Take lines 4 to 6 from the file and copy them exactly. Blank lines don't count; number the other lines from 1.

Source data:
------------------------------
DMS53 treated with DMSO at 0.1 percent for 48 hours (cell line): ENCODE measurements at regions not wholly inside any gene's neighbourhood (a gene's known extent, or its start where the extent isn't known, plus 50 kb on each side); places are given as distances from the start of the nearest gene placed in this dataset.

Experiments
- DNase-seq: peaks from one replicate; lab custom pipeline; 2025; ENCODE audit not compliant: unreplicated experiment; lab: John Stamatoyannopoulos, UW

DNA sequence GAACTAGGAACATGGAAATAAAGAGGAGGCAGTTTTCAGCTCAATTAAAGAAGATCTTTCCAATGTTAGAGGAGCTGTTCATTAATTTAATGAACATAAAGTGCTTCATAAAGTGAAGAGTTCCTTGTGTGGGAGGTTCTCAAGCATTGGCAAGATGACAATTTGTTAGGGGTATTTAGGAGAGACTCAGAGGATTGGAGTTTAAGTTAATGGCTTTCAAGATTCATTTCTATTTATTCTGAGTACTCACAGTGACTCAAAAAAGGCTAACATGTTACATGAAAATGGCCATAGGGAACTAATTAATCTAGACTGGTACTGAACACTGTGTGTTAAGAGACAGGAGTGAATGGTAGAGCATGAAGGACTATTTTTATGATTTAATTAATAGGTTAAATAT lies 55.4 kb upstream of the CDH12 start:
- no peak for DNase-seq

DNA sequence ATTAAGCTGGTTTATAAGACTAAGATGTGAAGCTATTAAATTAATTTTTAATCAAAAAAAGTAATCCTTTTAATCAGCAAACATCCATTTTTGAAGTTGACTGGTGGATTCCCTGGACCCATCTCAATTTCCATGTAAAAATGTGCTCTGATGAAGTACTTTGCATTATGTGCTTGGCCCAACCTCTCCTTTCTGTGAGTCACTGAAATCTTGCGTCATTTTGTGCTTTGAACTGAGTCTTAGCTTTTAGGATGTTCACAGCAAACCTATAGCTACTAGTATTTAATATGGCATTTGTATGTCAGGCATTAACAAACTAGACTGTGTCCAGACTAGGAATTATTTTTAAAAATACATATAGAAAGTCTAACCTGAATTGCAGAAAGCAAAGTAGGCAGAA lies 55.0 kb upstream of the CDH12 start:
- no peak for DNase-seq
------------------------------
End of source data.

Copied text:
DNA sequence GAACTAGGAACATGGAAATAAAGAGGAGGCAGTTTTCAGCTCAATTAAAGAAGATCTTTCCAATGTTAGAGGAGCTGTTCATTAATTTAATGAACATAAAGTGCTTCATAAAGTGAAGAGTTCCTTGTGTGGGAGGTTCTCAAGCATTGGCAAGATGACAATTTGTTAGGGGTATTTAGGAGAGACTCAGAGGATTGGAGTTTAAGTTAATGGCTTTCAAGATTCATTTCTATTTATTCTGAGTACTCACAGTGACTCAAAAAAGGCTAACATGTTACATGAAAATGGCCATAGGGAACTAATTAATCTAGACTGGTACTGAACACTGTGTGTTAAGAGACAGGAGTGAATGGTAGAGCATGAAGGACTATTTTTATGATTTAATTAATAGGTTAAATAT lies 55.4 kb upstream of the CDH12 start:
- no peak for DNase-seq

DNA sequence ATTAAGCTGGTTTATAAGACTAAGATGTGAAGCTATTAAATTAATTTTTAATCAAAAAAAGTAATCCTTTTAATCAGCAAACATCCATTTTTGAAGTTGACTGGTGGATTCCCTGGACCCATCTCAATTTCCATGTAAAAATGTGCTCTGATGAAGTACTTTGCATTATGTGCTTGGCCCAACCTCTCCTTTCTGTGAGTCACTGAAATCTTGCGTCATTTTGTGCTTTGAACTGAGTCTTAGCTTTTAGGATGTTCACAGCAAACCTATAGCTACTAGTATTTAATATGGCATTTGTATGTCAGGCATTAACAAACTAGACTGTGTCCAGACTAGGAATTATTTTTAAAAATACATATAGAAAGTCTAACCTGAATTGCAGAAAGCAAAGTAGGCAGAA lies 55.0 kb upstream of the CDH12 start: